In this post I’m going to compare the characteristics and features of the Garmin Edge 510 versus its predecessor, the Edge 500.
The eagle-eyed (or perhaps elephant-memoried) amongst you may recall that I am the proud owner of the 510 version.
I did seriously consider purchasing the 500, despite the newer model being available, but ultimately succumbed to ‘shiny new thing’ syndrome.
But let’s put a (metaphorical) cool towel over our heads and consider the two options side by side to see if I made the right decision (and perhaps help you in your decision-making process as well).
Note: This post contains affiliate links. If you click on one and then buy something, I get paid a commission. You pay the same price.
Are You Looking For A Current Bike GPS?
If the answer is ‘yes’, then you should really know that both the Edge 500 and 510 are pretty archaic in bike tech years. Garmin stopped making them decades ago (ahem, okay many years ago).
If you are after the current model in the Edge 5xx series of bike computers then that would be the excellent Edge 530:
Compact bike GPS offering high performance at a reasonable price. Intelligent route mapping, unlike the previous 520 model. Not touchscreen (but this isn't a dealbreaker for me).
If you’ve landed on this post because you are on a budget but want a reasonably-priced computer with all the essential features, then the Edge 130 is a worthy choice:
If you still yearn to know the differences and same-ferences between the Edge 500 and 510, then read on (Macduff)…
How Much Do The Edge 500 and 510 Weigh?
The crucial first question to ask of anything that you plan to attach to your bike (other than if that ‘anything’ is, in fact, you).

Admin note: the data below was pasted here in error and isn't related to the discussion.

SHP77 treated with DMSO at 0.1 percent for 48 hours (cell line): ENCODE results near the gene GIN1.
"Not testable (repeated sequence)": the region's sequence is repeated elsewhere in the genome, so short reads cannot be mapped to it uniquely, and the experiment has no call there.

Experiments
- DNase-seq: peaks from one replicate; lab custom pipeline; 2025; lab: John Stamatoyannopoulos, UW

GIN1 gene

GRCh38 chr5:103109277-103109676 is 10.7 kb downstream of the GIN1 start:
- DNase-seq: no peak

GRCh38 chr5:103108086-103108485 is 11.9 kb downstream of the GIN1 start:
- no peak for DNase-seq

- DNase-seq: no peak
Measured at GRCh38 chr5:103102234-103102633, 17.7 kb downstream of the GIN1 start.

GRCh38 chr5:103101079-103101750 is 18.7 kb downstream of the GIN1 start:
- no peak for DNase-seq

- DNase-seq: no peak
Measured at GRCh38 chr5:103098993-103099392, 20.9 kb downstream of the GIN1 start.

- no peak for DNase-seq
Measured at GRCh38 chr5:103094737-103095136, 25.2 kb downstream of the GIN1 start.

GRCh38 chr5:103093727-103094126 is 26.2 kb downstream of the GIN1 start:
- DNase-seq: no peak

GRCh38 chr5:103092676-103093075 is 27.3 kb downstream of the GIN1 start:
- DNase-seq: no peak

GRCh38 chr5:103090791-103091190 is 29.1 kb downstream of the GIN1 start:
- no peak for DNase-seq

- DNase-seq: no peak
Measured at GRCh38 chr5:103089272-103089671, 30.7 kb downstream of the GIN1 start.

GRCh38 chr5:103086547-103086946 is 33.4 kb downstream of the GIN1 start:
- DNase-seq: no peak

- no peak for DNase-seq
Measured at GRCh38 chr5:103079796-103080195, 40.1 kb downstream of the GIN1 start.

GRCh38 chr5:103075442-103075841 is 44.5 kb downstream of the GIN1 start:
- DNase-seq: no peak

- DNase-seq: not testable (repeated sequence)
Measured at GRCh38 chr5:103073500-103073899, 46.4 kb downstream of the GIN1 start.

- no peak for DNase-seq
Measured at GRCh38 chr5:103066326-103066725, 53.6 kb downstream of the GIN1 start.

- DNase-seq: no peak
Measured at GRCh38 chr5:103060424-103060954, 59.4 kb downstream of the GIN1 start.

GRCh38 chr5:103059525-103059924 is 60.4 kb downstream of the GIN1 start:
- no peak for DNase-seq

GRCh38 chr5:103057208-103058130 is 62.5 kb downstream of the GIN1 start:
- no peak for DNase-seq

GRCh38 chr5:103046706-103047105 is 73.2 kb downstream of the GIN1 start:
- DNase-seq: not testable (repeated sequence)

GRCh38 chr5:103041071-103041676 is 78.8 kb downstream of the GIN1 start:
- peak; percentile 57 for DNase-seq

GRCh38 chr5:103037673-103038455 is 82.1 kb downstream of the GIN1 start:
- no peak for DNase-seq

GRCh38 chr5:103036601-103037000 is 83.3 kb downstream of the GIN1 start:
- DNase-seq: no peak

The Edge 500 wins this round. It comes in at 56.7g versus the 510’s elephantine 80g. Essentially that’s a difference of one packet of Walkers crisps (the smallest size that you get in multipacks) [‘chips’ to those of an American persuasion]. It might make all the difference…
Whilst we’re on size (sort of), both models are the same depth. The 510 is a third of a centimetre wider and 1.3cm longer. In my (most humble) opinion, the 510 (which I’ve just lined up against my iPhone 3GS) is certainly not large.
Despite giving this section pride of place in the comparison, I’d say that the size and weight of the two GPS devices should not hold too much sway when deciding between the two.
Key Features In Common
The 510 and 500 perform the same fundamental function. That is, to use GPS to calculate (and then display) your speed whilst riding and to record the route you took. Both devices have barometric altimeters that record your elevation data and thermometers to capture temperature information.
The two versions record other data as well (including power, cadence and heart rate), provided you have the appropriate sensors attached to you or the bike.
Once you’ve finished your ride, both devices can be connected to your computer in order to upload the recorded data, either into Garmin’s own system (Garmin Connect) or a third party app (e.g. Strava, MapMyRide).